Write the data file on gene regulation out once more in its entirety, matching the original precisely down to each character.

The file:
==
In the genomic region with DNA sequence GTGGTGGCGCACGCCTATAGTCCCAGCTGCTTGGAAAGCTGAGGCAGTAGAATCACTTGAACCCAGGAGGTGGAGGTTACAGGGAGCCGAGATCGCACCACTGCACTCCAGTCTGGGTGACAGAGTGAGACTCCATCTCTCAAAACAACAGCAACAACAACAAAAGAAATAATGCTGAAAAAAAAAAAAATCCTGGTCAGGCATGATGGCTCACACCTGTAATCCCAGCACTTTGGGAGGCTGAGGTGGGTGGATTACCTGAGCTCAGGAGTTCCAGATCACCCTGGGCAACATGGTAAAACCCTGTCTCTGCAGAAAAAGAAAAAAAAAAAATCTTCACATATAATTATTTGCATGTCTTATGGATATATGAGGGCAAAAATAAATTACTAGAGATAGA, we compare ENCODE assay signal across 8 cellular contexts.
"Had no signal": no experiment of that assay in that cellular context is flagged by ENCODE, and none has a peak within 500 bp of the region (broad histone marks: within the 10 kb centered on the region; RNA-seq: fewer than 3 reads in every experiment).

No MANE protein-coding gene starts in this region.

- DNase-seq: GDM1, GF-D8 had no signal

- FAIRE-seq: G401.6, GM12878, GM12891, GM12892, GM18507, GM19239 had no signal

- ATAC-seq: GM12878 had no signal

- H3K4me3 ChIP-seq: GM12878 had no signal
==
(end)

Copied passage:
In the genomic region with DNA sequence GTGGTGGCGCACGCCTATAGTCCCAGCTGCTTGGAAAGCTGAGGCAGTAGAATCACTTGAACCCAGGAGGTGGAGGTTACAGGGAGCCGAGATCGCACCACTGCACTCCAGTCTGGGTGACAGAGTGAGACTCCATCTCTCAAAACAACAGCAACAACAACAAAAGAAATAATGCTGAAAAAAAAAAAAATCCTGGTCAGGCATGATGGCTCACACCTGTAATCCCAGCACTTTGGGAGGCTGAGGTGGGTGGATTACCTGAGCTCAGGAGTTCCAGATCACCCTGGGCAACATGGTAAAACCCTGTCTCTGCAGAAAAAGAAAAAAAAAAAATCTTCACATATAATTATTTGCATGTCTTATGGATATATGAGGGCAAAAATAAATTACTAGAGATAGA, we compare ENCODE assay signal across 8 cellular contexts.
"Had no signal": no experiment of that assay in that cellular context is flagged by ENCODE, and none has a peak within 500 bp of the region (broad histone marks: within the 10 kb centered on the region; RNA-seq: fewer than 3 reads in every experiment).

No MANE protein-coding gene starts in this region.

- DNase-seq: GDM1, GF-D8 had no signal

- FAIRE-seq: G401.6, GM12878, GM12891, GM12892, GM18507, GM19239 had no signal

- ATAC-seq: GM12878 had no signal

- H3K4me3 ChIP-seq: GM12878 had no signal